How can being green boost your bottom line?
Environmental sustainability is an increasingly prevalent concern in today's business world. Discover how going green can increase your revenue.
The business benefits of going green can be widespread and significant. So what can your business do to capitalise on these shifts?
Going green is an increasingly prevalent concern in today’s business world. Not adhering to strict environmental standards set by the government can land you in hot water, but following them to the letter can come at significant initial cost. In some instances – notably the recent case of Volkswagen – companies have been caught falsifying their green credentials outright, harming their reputation and bottom line.
But with the cost of green technology falling and strong grassroots support for environmental causes, protecting the planet is no longer just about wanting to be a good corporate citizen. It can also be a wise financial decision. So how can your company benefit from becoming greener?
Use less, save more
The easiest way to save the environment while improving your bottom line is to simply cut down on your consumption of disposable items. Some examples include recycling printer cartridges, printing double-sided and replacing paper cups in the kitchen with mugs.
With electricity costs steadily rising, even small changes to your energy use patterns can have a major impact on your bottom line. For a start, compact fluorescent globes use around 80 per cent less energy than their incandescent equivalents and last up to 10 times longer.
Window tinting in your office will help to reduce glare and heat transfer in summer. Upgrading those old power-hungry fridges, computers, air conditioners, fax machines and printers will also save you money. And don’t forget to switch idle equipment off at the wall before leaving for the day, because standby power can waste up to 10 per cent or more of your total power bill.
It’s also worth auditing your energy use on a departmental basis. For example, if you’re using a dedicated server room where the air conditioning is running around the clock, you might want to look at transferring at least some of your IT capabilities to the cloud, preferably to a carbon-neutral provider. Similarly, if you maintain a fleet of vehicles, consider switching over to hybrid or LPG models.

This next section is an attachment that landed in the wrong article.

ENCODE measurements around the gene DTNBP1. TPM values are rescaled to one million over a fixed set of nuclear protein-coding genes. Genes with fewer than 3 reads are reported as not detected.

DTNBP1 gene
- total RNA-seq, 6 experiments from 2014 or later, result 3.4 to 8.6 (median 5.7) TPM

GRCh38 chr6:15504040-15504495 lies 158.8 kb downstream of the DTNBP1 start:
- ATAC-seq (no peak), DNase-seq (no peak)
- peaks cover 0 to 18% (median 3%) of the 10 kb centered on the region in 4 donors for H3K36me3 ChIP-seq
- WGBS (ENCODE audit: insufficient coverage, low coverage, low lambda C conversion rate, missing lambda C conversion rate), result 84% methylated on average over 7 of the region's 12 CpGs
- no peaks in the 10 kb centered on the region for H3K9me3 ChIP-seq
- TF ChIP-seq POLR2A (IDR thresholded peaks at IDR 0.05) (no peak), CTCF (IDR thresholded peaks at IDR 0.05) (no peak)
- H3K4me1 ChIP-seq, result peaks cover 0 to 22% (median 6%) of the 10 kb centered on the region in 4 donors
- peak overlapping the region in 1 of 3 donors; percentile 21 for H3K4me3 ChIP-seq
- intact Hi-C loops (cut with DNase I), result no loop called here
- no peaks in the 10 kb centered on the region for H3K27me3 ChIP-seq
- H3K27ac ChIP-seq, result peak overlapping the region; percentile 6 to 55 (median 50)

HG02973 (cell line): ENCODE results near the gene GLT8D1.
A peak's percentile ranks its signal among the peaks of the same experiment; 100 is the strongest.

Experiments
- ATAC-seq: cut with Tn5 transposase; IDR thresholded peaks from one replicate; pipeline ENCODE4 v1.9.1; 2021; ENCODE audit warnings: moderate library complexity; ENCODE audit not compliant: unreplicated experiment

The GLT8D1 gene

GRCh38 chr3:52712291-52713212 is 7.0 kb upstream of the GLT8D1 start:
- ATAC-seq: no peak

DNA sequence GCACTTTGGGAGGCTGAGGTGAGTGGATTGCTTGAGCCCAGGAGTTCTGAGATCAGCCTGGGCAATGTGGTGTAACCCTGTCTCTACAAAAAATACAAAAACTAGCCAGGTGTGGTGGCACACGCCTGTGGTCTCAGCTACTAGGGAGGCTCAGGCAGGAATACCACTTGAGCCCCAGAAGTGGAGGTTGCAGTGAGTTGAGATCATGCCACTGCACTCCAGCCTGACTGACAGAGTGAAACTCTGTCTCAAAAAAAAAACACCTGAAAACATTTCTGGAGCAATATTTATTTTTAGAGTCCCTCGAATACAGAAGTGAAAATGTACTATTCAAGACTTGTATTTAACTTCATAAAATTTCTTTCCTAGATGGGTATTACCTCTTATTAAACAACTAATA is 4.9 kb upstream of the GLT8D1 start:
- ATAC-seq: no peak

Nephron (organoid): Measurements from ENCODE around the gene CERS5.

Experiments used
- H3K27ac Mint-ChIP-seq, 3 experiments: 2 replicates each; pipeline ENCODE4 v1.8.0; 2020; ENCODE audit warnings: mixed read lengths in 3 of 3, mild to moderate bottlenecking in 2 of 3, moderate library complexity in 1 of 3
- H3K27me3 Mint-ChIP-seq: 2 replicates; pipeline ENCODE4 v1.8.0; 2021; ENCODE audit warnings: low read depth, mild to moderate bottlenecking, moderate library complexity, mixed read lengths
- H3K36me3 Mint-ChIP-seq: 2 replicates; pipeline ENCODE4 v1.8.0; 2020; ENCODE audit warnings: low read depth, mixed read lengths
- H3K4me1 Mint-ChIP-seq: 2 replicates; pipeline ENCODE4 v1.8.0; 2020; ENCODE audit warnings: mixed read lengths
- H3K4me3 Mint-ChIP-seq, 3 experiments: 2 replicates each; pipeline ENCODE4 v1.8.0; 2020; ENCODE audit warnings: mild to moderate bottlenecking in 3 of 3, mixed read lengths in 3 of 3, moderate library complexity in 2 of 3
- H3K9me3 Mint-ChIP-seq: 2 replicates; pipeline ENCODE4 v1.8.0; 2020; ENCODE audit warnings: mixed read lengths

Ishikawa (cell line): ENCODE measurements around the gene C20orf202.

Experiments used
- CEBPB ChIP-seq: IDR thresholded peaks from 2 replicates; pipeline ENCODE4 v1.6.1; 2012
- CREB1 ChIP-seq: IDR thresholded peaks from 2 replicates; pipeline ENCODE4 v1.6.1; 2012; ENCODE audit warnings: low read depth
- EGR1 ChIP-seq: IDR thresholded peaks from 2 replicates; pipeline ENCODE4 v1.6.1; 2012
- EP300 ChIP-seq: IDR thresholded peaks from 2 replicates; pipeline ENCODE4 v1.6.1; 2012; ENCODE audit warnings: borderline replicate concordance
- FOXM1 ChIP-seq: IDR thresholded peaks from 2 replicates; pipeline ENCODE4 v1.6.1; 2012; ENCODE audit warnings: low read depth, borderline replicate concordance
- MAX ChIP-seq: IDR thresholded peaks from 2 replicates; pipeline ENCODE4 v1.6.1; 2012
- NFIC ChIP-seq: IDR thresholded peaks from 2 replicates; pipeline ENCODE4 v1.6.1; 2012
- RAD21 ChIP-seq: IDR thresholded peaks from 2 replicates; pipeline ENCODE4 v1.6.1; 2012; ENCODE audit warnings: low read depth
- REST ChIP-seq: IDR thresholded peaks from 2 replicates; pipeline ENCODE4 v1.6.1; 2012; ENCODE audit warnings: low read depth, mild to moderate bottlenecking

Business travel can’t always be avoided, but harnessing technologies such as videoconferencing, email and instant chat can help cut down your need for travel, reducing both your carbon footprint and costs.
Doing a ‘green audit’ of your business can uncover many environmentally friendly ways to reduce costs and overheads. In short, a lean company is a green company.
Greening your image
The environmentally conscious consumer actually isn’t as rare as you might think; according to a 2014 study by Nielsen, 55 per cent of global online consumers are willing to pay a premium for products and services from companies that show they care about the environment, social causes and communities.
Sustainable manufacturing sources, environmentally friendly packaging, recycling and moving to a carbon neutral model of energy use can all contribute to improved customer goodwill and brand reputation.
Ushering in a greener workplace culture can also result in a more positive workforce and increased retention, especially among millennial staff, who will be most affected by the negative consequences of excess corporate consumption and environmental contamination.
When weighing up the benefits of going green against the costs, it pays to think globally. By making the switch to renewable energy sources and reducing consumption of finite resources, businesses are collectively ensuring their supply chains and markets remain sustainable into the future.
Being environmentally responsible can also help in raising capital, as more investors are snapping up green opportunities. A recent example is the issuance of $600 million in green bonds by ANZ Bank, about 40 per cent of which will be funnelled into green building projects.
With environmental issues dominating the news and green technology becoming increasingly cheaper and more accessible, being green is no longer just about doing the right thing by the planet – it’s also great for business.
The Notifiable Data Breach Scheme came into effect on 22 February 2018. Since then, the total cost per data breach has cost Australian businesses an average of US$2.13 million. Can your organisation afford to continue ignoring the risks?
Confidentiality is essential in the legal profession and the stakes are high for your clients and your professional reputation. Canon’s iR-ADV Gen III Series III multifunction devices are designed to boost efficiency and are packed with security features to minimise the risk of cyber-attack.
When you’re working with students and their families, and interfacing with the government, data security is paramount.